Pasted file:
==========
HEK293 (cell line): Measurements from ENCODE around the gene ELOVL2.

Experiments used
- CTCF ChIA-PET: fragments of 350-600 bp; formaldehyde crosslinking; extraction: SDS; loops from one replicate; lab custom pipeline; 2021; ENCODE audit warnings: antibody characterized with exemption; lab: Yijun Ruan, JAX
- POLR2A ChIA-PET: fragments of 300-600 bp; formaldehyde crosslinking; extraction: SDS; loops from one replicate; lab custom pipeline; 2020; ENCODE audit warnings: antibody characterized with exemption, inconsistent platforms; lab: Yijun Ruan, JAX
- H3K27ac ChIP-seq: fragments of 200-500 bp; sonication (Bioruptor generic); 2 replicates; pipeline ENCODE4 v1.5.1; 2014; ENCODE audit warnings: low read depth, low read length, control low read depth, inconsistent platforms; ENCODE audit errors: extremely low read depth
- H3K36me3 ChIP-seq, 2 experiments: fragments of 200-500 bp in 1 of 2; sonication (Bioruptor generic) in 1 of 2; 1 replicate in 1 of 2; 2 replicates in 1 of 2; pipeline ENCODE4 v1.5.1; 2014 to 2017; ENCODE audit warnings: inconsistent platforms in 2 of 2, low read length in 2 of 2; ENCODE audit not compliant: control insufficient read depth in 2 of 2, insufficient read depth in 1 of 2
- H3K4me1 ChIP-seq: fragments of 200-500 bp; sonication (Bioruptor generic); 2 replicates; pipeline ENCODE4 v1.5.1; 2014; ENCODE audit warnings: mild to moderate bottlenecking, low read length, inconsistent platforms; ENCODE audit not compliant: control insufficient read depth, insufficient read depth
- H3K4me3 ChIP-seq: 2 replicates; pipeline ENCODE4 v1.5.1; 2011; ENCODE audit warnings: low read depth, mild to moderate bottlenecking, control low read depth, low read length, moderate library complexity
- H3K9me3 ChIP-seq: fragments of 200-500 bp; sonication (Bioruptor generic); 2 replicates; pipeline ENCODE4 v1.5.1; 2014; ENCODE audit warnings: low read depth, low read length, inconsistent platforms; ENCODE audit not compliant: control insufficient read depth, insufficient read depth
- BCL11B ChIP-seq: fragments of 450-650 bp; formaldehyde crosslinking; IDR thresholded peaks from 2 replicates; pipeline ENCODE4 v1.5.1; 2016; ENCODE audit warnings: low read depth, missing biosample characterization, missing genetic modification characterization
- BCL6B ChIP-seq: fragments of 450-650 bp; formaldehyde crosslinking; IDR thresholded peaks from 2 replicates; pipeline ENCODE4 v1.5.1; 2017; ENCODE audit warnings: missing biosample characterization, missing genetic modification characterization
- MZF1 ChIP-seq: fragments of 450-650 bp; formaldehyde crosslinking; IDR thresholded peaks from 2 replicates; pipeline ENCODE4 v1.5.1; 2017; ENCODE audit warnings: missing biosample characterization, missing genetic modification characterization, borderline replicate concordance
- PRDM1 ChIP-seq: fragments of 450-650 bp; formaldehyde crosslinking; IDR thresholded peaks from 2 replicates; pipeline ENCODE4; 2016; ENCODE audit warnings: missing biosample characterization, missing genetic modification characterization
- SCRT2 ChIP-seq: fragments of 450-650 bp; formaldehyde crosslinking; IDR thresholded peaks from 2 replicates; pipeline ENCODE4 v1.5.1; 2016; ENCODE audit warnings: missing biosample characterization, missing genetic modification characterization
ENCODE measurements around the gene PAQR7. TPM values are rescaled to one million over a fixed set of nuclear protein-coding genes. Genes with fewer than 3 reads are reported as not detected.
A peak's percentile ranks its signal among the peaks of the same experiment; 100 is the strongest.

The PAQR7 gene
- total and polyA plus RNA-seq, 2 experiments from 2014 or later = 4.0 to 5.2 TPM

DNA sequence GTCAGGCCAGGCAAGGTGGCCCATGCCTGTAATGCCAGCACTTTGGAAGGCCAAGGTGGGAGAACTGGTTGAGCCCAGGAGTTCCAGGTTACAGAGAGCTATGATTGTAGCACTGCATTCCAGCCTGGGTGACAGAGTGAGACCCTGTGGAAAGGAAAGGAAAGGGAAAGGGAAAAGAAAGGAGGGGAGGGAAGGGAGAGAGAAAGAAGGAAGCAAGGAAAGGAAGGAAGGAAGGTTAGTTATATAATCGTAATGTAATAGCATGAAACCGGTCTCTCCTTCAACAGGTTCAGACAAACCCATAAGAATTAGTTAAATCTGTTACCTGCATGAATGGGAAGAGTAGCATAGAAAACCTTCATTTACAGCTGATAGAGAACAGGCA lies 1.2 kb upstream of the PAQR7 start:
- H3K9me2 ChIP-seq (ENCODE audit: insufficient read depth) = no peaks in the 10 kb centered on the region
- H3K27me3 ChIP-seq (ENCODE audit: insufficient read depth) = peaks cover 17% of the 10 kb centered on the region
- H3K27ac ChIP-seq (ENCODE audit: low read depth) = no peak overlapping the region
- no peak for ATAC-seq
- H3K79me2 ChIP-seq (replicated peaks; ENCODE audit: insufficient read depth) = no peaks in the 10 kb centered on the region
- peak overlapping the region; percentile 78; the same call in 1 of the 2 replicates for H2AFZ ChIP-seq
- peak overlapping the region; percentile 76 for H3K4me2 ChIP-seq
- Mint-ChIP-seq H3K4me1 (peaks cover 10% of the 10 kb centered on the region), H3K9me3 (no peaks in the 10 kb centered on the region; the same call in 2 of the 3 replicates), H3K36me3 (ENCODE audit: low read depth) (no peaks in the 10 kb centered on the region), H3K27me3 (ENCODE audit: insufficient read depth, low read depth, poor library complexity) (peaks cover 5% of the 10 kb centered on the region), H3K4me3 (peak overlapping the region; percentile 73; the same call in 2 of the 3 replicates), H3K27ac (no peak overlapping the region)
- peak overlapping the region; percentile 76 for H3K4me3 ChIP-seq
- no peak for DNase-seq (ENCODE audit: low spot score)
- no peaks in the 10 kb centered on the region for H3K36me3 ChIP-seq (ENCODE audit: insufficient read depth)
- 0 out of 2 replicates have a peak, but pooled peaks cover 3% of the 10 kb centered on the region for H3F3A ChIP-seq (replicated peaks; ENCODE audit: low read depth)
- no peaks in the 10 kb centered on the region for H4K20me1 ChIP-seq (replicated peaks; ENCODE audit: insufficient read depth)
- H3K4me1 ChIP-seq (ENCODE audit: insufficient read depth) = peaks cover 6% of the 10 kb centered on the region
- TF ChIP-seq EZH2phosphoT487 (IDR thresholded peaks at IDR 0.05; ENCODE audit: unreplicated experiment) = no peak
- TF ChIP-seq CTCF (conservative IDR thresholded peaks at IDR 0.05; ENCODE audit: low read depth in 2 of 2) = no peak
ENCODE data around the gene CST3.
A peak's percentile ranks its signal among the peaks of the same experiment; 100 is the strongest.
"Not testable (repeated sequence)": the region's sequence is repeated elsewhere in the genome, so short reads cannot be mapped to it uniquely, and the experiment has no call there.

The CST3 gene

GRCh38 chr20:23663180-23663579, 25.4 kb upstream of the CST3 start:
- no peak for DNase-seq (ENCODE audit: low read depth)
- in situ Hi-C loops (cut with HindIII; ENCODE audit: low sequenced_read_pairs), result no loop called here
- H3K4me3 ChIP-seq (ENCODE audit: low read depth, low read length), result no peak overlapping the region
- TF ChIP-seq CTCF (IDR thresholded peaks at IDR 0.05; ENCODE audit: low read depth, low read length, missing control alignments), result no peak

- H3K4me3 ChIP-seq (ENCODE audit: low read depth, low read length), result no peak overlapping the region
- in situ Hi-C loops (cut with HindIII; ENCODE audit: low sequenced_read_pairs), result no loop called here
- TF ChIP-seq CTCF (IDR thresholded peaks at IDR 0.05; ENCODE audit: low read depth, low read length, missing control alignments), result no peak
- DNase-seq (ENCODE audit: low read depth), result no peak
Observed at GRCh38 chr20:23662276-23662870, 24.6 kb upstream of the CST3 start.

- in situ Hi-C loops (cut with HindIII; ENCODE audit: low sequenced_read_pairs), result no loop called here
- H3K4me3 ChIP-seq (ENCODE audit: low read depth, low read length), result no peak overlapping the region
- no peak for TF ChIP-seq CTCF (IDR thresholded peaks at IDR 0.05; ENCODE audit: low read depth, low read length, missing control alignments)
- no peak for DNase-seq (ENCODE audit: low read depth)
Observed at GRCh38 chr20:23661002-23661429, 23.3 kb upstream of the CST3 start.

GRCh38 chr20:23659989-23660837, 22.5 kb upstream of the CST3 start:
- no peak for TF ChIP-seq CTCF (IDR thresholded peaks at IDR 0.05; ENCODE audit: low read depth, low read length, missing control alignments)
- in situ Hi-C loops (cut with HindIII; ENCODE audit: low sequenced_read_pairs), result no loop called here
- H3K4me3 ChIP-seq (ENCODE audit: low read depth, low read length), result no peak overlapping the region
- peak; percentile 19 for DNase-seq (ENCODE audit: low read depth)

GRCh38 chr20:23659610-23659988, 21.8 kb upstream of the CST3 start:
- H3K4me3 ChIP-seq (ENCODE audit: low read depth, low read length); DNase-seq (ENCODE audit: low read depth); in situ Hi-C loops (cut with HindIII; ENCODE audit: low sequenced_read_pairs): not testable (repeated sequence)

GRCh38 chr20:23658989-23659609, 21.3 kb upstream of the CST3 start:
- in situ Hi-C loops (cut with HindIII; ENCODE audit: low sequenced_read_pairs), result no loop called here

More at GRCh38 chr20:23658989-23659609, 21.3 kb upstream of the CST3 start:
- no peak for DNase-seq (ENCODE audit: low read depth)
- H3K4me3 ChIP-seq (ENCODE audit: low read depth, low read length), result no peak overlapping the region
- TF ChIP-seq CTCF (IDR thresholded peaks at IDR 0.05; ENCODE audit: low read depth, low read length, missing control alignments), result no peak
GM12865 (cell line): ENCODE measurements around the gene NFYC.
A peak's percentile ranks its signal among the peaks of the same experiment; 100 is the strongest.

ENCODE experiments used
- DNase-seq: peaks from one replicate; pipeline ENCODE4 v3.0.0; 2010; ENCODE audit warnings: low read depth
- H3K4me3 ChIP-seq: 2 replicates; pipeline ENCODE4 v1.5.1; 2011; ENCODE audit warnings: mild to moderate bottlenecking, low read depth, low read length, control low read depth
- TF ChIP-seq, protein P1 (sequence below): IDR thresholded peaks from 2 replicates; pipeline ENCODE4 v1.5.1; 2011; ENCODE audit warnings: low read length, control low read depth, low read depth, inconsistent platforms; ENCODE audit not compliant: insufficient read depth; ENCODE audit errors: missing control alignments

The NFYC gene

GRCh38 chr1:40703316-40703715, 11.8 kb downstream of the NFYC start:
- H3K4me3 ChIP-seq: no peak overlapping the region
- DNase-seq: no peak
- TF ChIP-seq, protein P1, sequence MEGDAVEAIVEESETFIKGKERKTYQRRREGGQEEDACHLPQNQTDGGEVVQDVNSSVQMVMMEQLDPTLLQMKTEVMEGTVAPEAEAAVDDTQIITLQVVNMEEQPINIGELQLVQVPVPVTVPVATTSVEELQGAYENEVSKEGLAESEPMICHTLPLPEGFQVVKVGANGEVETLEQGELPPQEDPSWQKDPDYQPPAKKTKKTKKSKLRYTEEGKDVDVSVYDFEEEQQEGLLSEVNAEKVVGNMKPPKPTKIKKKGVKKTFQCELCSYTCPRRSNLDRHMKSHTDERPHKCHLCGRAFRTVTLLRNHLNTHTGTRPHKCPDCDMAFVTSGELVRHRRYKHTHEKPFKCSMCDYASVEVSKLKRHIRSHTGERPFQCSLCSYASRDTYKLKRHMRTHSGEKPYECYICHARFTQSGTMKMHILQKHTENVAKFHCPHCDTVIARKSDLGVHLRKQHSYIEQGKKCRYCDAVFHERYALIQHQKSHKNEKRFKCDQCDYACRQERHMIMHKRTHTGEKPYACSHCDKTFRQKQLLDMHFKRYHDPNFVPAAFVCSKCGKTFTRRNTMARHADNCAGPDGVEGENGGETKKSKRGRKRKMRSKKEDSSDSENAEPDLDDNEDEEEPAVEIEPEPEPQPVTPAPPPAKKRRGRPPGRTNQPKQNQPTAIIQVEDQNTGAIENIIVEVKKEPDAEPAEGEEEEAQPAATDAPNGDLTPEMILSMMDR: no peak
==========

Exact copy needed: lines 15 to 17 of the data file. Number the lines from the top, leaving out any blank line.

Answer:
ENCODE measurements around the gene PAQR7. TPM values are rescaled to one million over a fixed set of nuclear protein-coding genes. Genes with fewer than 3 reads are reported as not detected.
A peak's percentile ranks its signal among the peaks of the same experiment; 100 is the strongest.

The PAQR7 gene